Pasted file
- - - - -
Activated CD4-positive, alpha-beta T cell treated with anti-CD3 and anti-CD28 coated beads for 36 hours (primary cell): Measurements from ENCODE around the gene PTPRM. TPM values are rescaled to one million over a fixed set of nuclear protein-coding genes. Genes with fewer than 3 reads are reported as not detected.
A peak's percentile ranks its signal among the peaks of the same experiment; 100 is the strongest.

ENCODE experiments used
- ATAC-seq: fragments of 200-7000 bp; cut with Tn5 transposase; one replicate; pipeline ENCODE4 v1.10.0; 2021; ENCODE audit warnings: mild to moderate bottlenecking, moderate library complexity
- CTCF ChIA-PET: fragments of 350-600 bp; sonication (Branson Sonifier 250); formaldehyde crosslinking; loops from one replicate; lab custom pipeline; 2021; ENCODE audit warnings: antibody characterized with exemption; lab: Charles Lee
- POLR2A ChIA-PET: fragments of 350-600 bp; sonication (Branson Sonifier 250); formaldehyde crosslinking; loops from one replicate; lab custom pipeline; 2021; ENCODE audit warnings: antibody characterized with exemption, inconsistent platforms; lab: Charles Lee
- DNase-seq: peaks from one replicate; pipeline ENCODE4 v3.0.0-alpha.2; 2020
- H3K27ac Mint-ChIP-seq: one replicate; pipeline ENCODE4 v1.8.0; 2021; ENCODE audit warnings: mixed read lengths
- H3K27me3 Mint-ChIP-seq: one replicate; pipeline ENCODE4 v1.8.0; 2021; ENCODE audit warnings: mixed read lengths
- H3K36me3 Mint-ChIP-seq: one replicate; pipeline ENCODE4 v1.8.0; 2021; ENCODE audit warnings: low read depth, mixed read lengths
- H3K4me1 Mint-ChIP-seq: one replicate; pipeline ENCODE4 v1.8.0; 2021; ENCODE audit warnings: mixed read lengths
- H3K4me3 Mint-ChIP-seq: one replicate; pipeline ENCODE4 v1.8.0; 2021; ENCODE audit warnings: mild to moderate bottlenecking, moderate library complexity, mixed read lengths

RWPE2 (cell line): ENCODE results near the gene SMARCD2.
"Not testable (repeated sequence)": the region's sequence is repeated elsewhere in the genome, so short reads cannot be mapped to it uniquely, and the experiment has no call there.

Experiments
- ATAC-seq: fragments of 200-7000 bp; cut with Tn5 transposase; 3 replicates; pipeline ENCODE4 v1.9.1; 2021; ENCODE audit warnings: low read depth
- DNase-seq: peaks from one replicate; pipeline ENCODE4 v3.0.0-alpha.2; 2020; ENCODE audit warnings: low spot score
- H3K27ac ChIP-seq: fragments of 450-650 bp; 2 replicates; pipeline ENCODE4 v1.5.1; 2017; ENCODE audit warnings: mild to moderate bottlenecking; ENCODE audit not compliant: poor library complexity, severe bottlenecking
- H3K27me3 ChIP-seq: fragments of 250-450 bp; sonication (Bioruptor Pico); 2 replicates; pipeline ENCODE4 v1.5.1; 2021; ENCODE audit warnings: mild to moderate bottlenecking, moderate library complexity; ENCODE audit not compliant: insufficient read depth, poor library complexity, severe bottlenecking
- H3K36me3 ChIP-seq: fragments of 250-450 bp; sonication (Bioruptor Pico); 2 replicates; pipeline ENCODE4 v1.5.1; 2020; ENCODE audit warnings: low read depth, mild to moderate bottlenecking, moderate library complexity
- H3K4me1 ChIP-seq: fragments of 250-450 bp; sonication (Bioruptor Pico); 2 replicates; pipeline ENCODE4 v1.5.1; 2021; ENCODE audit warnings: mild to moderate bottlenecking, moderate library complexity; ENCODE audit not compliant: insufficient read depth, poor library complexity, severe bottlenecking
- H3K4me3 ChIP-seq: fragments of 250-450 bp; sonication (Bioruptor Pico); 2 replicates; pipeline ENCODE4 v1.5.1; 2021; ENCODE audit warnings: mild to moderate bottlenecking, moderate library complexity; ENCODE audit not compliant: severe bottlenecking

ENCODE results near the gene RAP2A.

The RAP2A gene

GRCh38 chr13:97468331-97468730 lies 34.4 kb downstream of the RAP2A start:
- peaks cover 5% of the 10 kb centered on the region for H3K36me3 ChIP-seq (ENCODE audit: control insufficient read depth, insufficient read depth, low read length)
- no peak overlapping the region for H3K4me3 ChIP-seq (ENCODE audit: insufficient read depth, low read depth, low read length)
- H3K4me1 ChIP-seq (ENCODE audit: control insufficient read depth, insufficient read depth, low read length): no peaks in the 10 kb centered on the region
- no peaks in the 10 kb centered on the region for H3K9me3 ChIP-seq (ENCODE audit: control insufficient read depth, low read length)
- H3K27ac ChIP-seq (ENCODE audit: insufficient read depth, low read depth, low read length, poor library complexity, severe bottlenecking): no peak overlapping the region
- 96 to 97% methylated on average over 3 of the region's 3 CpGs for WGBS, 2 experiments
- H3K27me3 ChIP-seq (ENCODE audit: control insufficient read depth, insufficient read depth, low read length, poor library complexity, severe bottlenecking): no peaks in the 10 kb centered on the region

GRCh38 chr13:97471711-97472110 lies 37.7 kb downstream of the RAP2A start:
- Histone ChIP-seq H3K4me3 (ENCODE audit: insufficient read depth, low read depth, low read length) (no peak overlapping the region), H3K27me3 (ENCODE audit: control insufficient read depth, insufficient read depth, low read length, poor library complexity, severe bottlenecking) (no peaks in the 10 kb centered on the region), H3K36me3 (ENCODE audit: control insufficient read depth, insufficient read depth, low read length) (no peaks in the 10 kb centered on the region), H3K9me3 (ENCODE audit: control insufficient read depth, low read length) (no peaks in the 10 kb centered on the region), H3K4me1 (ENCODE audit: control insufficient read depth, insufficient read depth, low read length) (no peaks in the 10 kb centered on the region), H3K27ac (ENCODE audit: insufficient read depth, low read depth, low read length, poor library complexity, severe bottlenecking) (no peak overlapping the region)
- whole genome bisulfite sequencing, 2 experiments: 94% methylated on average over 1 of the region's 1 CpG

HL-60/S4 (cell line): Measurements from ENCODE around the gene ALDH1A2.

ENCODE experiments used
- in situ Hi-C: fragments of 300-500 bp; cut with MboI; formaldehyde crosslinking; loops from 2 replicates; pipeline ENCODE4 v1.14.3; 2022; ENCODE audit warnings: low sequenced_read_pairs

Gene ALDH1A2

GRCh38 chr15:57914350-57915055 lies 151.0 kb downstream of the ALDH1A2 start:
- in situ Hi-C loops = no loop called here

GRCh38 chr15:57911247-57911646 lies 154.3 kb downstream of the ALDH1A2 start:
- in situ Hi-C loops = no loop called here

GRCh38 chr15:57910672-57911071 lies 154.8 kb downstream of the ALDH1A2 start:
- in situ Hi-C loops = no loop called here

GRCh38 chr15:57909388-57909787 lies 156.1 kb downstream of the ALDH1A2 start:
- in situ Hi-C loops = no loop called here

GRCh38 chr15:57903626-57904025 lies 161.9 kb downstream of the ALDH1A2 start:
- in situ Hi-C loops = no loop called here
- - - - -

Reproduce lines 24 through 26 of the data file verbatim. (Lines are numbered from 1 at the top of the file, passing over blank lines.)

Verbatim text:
The RAP2A gene

GRCh38 chr13:97468331-97468730 lies 34.4 kb downstream of the RAP2A start:
- peaks cover 5% of the 10 kb centered on the region for H3K36me3 ChIP-seq (ENCODE audit: control insufficient read depth, insufficient read depth, low read length)